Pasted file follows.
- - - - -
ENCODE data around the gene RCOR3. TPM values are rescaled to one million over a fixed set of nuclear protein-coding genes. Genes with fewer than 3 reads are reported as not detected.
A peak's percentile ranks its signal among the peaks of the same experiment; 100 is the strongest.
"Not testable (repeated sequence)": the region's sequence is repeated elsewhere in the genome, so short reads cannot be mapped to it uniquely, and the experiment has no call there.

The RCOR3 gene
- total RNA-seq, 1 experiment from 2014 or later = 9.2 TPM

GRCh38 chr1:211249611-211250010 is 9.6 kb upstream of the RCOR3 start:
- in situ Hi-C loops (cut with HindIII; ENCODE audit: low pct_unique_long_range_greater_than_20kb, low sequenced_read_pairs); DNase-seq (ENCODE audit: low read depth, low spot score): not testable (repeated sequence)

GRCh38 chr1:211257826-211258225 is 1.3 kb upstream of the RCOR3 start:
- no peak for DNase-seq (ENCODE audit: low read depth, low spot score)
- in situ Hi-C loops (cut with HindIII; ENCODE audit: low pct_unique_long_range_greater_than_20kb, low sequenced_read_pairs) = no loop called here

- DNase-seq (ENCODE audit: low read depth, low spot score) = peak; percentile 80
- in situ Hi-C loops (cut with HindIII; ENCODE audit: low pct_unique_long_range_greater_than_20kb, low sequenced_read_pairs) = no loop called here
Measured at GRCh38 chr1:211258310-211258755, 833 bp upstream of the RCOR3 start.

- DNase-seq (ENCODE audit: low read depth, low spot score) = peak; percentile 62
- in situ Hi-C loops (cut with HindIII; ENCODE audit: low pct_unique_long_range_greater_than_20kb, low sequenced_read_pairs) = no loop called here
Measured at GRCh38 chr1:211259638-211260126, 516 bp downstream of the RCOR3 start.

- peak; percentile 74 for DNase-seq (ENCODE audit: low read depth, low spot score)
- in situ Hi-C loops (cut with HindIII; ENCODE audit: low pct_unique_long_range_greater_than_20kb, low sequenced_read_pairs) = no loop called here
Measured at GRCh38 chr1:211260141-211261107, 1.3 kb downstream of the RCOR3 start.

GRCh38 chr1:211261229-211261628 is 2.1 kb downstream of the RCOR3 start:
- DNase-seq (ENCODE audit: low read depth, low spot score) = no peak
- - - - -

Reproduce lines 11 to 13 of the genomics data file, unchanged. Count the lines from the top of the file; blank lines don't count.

- DNase-seq (ENCODE audit: low read depth, low spot score) = peak; percentile 80
- in situ Hi-C loops (cut with HindIII; ENCODE audit: low pct_unique_long_range_greater_than_20kb, low sequenced_read_pairs) = no loop called here
Measured at GRCh38 chr1:211258310-211258755, 833 bp upstream of the RCOR3 start.